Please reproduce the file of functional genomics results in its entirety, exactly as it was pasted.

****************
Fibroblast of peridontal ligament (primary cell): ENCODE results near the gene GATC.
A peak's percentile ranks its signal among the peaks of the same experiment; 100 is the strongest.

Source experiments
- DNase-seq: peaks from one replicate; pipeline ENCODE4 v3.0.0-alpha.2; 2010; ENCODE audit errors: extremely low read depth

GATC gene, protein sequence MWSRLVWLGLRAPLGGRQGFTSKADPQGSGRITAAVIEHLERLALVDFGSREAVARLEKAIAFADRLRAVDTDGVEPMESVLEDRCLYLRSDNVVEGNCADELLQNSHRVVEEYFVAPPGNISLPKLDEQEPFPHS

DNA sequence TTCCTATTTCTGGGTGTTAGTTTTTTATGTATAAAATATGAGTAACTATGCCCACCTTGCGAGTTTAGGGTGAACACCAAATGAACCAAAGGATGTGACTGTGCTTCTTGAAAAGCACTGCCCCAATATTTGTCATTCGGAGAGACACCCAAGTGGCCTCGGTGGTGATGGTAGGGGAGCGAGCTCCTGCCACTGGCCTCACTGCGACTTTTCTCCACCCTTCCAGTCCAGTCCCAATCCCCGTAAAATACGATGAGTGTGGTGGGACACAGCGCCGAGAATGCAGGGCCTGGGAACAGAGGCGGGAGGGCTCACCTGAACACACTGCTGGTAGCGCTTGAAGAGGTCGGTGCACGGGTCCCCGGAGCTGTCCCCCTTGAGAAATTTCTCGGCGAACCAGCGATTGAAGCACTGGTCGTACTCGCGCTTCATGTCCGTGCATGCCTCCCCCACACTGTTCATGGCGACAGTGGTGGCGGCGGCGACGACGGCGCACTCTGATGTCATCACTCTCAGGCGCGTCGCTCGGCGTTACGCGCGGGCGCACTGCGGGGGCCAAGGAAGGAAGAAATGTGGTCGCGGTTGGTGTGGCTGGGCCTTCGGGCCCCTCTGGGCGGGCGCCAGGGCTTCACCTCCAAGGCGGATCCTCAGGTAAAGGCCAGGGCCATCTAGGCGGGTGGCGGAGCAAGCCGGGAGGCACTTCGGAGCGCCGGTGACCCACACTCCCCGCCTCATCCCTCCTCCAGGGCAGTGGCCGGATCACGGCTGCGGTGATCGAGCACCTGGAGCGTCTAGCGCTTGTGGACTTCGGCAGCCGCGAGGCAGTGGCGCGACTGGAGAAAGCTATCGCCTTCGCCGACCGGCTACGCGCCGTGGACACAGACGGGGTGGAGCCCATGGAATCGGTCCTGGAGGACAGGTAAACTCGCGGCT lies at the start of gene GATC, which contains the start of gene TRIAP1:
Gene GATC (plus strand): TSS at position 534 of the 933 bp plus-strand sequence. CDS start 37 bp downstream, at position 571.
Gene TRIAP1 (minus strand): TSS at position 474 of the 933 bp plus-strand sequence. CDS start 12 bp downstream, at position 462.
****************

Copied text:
Fibroblast of peridontal ligament (primary cell): ENCODE results near the gene GATC.
A peak's percentile ranks its signal among the peaks of the same experiment; 100 is the strongest.

Source experiments
- DNase-seq: peaks from one replicate; pipeline ENCODE4 v3.0.0-alpha.2; 2010; ENCODE audit errors: extremely low read depth

GATC gene, protein sequence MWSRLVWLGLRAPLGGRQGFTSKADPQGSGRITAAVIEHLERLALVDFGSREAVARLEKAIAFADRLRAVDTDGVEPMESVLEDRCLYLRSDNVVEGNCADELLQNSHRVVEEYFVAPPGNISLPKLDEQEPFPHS

DNA sequence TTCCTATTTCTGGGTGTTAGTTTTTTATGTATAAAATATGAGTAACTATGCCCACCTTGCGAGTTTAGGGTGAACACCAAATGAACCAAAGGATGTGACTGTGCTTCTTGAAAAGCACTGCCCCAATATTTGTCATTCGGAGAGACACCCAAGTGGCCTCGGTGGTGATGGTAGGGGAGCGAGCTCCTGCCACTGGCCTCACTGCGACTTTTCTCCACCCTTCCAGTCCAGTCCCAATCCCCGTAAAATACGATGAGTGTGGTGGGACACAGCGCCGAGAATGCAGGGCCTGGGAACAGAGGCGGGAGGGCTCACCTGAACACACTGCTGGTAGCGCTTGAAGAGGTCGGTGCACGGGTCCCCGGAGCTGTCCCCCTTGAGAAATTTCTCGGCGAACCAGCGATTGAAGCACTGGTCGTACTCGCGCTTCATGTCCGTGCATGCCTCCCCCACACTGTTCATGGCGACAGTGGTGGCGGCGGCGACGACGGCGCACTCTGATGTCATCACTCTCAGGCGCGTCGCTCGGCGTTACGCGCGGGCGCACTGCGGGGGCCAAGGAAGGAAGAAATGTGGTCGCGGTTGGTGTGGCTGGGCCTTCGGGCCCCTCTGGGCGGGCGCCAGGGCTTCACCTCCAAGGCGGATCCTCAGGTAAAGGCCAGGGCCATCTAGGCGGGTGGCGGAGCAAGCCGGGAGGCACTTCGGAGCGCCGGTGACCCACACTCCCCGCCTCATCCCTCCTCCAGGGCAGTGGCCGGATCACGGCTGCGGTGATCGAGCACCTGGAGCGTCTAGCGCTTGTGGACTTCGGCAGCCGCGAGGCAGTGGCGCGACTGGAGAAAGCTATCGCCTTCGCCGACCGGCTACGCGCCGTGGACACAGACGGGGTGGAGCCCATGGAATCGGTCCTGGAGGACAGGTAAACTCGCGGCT lies at the start of gene GATC, which contains the start of gene TRIAP1:
Gene GATC (plus strand): TSS at position 534 of the 933 bp plus-strand sequence. CDS start 37 bp downstream, at position 571.
Gene TRIAP1 (minus strand): TSS at position 474 of the 933 bp plus-strand sequence. CDS start 12 bp downstream, at position 462.